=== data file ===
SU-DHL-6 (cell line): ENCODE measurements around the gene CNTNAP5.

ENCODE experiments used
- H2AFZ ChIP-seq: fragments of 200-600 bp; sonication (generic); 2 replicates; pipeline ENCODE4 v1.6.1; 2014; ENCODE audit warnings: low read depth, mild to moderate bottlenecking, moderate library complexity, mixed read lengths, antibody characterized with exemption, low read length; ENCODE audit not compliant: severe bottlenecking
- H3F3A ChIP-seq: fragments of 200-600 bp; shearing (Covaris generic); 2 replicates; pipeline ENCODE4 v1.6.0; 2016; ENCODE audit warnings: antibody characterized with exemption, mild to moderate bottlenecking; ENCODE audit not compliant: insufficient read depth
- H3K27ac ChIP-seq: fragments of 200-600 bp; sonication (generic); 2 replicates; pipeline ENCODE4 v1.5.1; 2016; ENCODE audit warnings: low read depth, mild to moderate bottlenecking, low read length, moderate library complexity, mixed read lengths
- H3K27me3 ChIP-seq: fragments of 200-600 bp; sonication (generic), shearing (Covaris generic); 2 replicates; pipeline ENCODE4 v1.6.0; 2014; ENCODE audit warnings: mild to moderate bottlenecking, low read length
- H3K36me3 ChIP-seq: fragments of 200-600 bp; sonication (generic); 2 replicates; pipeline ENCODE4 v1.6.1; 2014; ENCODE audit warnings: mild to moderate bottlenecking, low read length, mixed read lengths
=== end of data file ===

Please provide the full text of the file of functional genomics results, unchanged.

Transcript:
SU-DHL-6 (cell line): ENCODE measurements around the gene CNTNAP5.

ENCODE experiments used
- H2AFZ ChIP-seq: fragments of 200-600 bp; sonication (generic); 2 replicates; pipeline ENCODE4 v1.6.1; 2014; ENCODE audit warnings: low read depth, mild to moderate bottlenecking, moderate library complexity, mixed read lengths, antibody characterized with exemption, low read length; ENCODE audit not compliant: severe bottlenecking
- H3F3A ChIP-seq: fragments of 200-600 bp; shearing (Covaris generic); 2 replicates; pipeline ENCODE4 v1.6.0; 2016; ENCODE audit warnings: antibody characterized with exemption, mild to moderate bottlenecking; ENCODE audit not compliant: insufficient read depth
- H3K27ac ChIP-seq: fragments of 200-600 bp; sonication (generic); 2 replicates; pipeline ENCODE4 v1.5.1; 2016; ENCODE audit warnings: low read depth, mild to moderate bottlenecking, low read length, moderate library complexity, mixed read lengths
- H3K27me3 ChIP-seq: fragments of 200-600 bp; sonication (generic), shearing (Covaris generic); 2 replicates; pipeline ENCODE4 v1.6.0; 2014; ENCODE audit warnings: mild to moderate bottlenecking, low read length
- H3K36me3 ChIP-seq: fragments of 200-600 bp; sonication (generic); 2 replicates; pipeline ENCODE4 v1.6.1; 2014; ENCODE audit warnings: mild to moderate bottlenecking, low read length, mixed read lengths